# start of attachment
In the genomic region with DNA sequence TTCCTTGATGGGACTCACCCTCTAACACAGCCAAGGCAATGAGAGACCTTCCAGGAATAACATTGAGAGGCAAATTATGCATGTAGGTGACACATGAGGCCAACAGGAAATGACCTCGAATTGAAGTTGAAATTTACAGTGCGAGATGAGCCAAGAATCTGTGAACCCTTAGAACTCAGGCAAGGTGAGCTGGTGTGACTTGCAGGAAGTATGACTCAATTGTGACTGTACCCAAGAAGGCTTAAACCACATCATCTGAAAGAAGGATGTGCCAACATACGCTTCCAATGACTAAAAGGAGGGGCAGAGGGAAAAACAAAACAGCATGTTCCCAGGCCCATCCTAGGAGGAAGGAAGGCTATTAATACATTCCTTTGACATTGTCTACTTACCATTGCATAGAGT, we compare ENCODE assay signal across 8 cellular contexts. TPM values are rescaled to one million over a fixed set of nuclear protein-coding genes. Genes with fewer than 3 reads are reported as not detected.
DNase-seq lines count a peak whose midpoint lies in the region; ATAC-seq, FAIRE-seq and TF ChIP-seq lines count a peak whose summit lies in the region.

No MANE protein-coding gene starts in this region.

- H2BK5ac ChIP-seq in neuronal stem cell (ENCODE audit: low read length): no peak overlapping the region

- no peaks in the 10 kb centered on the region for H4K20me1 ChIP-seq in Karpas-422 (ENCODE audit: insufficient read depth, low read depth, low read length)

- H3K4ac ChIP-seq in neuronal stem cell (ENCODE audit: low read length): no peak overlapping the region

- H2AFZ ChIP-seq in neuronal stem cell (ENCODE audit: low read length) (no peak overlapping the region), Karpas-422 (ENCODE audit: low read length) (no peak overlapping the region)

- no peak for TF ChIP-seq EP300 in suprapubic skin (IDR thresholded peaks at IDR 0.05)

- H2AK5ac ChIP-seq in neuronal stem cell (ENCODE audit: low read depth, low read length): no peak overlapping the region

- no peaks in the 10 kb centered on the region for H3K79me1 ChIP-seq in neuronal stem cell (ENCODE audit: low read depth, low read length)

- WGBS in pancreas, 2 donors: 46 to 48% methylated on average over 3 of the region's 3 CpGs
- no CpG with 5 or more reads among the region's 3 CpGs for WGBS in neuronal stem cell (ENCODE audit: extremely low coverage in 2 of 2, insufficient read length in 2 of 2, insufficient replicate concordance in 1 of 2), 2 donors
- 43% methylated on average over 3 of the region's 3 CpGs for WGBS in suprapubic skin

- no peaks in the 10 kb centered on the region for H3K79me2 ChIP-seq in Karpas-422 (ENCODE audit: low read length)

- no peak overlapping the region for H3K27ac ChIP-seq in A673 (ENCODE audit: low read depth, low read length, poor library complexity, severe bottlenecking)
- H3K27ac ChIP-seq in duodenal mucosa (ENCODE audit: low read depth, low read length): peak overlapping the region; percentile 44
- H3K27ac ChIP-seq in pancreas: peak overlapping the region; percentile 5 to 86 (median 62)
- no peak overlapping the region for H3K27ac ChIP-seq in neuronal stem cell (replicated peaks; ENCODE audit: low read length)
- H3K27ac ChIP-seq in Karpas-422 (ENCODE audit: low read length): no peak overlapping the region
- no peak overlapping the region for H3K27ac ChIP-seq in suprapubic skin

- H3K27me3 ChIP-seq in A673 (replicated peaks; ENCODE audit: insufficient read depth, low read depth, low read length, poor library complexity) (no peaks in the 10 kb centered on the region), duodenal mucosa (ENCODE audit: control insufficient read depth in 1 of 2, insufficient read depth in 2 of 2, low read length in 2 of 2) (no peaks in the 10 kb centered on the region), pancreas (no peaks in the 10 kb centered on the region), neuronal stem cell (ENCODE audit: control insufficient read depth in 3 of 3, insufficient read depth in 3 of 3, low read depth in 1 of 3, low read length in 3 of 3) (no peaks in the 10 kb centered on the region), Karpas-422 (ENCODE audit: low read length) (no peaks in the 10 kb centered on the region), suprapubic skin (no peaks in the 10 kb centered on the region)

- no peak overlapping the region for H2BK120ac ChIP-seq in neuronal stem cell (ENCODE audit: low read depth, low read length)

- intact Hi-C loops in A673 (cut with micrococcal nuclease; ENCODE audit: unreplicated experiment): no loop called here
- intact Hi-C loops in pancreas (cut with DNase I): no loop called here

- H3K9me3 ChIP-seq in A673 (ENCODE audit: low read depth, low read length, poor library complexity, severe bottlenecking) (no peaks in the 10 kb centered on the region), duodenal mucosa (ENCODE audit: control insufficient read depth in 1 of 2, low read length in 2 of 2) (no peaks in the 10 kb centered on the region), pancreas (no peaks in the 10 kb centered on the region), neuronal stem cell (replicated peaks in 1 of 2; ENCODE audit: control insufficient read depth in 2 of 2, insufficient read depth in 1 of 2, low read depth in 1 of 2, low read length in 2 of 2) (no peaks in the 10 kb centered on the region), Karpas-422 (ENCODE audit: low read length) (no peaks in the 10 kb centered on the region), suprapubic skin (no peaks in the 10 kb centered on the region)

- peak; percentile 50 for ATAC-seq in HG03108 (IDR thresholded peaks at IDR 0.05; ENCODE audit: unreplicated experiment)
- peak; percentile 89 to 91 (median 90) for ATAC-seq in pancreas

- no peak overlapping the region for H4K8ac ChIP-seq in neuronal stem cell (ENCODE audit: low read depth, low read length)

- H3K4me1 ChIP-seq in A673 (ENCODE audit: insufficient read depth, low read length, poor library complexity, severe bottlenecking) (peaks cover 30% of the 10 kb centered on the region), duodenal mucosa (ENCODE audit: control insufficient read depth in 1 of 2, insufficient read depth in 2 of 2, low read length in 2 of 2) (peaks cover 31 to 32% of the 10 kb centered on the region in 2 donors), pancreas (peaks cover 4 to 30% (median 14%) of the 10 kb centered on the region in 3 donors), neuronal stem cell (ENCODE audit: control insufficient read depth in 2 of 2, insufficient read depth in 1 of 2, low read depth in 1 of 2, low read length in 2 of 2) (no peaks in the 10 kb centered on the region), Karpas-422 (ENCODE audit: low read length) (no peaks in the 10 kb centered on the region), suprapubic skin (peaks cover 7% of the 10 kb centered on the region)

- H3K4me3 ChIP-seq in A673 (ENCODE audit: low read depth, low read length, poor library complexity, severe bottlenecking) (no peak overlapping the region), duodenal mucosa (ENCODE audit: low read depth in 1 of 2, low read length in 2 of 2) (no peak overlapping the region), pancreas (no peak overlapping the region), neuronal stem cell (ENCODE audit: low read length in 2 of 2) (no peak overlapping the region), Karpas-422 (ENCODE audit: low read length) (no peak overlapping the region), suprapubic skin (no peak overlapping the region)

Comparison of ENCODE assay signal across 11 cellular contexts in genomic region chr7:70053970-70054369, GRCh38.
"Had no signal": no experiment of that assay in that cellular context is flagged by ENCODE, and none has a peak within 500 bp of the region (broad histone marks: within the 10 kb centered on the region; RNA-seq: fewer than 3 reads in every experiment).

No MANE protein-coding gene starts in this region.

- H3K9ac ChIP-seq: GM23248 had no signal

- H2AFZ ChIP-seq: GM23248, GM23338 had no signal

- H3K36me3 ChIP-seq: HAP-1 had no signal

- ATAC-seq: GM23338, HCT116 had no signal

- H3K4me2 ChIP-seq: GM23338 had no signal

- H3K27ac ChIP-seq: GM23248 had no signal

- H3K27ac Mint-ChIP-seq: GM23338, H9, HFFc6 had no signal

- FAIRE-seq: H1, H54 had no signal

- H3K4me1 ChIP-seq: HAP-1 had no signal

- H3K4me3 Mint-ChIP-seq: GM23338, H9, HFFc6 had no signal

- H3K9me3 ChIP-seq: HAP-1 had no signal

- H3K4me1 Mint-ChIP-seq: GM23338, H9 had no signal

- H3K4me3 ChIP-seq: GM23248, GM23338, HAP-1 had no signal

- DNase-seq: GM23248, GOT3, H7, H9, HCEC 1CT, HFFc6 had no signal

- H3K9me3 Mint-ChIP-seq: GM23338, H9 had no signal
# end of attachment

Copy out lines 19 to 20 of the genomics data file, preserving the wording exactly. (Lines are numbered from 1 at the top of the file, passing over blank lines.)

- H3K27ac ChIP-seq in Karpas-422 (ENCODE audit: low read length): no peak overlapping the region
- no peak overlapping the region for H3K27ac ChIP-seq in suprapubic skin